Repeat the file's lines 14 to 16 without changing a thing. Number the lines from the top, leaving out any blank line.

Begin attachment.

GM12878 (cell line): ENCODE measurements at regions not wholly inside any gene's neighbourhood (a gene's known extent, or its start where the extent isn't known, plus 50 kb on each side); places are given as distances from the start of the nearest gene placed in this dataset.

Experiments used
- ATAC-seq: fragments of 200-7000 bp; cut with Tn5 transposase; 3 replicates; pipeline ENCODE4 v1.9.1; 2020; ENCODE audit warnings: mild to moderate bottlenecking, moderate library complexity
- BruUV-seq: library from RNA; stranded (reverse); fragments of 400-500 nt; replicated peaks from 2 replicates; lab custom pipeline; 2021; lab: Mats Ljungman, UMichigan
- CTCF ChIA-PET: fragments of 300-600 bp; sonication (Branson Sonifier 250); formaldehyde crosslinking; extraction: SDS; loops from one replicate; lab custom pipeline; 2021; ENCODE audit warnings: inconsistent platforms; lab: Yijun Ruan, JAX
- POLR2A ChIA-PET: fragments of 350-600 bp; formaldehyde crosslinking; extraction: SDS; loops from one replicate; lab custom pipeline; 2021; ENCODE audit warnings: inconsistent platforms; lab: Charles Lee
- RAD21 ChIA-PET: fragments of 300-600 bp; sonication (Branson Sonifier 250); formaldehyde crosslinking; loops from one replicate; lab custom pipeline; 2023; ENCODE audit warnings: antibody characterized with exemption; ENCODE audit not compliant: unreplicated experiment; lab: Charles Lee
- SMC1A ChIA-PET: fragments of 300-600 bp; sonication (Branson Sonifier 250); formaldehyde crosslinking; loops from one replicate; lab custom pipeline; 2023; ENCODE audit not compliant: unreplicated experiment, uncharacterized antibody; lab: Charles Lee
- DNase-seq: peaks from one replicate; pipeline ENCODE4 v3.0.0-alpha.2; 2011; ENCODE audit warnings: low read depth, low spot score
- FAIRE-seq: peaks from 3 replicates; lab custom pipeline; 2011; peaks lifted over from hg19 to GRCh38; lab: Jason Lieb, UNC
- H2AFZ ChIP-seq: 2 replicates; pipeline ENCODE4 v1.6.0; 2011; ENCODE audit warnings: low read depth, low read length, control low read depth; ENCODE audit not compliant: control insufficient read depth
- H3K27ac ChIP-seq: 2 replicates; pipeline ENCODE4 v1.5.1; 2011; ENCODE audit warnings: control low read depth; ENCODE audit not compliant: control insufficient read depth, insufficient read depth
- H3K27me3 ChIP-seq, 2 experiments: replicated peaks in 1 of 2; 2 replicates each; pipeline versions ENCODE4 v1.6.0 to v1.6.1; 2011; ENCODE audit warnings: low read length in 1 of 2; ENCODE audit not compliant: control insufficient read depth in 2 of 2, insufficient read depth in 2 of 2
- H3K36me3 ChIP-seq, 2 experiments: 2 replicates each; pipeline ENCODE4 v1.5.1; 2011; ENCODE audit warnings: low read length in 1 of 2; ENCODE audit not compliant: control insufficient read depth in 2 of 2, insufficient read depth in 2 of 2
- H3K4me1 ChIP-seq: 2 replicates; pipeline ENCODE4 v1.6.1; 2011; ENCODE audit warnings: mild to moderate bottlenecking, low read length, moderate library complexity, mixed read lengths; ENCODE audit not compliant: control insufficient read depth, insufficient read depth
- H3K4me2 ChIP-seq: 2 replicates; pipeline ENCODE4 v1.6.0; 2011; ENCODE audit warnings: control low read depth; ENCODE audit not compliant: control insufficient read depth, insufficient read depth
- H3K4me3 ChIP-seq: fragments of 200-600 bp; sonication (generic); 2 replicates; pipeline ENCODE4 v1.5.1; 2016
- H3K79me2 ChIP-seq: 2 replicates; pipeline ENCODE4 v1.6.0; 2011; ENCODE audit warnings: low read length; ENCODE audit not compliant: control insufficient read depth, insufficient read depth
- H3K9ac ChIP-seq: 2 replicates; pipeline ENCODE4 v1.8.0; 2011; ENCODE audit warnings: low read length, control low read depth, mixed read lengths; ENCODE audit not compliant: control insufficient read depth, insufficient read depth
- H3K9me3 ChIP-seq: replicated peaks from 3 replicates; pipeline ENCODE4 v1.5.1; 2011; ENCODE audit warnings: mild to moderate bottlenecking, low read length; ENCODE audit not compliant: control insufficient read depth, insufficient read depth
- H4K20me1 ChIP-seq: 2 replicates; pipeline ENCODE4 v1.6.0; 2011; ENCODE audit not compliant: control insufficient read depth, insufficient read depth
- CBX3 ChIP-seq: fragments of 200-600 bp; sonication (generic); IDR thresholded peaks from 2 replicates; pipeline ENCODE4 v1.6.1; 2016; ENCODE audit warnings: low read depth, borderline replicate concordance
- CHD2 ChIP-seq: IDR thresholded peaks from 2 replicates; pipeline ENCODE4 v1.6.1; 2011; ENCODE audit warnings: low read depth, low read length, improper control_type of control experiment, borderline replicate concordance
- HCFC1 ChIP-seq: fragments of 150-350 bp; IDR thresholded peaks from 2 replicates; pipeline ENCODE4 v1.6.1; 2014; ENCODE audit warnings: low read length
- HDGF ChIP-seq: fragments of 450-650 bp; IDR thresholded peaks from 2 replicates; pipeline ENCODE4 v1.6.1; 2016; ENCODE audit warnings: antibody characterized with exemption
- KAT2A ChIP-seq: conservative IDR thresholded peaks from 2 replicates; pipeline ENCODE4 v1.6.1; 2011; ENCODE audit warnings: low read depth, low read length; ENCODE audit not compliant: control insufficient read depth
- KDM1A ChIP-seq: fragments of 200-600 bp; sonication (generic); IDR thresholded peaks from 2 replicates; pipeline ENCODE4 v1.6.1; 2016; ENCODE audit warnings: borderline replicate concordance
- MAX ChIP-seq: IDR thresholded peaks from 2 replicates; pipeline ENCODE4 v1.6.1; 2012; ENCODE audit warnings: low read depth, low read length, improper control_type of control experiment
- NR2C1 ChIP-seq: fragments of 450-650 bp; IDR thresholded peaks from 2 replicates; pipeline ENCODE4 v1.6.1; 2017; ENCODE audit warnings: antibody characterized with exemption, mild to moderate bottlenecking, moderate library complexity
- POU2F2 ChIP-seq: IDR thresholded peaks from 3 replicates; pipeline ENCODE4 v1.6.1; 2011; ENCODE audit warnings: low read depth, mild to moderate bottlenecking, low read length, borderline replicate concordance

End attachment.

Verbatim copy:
- H3K36me3 ChIP-seq, 2 experiments: 2 replicates each; pipeline ENCODE4 v1.5.1; 2011; ENCODE audit warnings: low read length in 1 of 2; ENCODE audit not compliant: control insufficient read depth in 2 of 2, insufficient read depth in 2 of 2
- H3K4me1 ChIP-seq: 2 replicates; pipeline ENCODE4 v1.6.1; 2011; ENCODE audit warnings: mild to moderate bottlenecking, low read length, moderate library complexity, mixed read lengths; ENCODE audit not compliant: control insufficient read depth, insufficient read depth
- H3K4me2 ChIP-seq: 2 replicates; pipeline ENCODE4 v1.6.0; 2011; ENCODE audit warnings: control low read depth; ENCODE audit not compliant: control insufficient read depth, insufficient read depth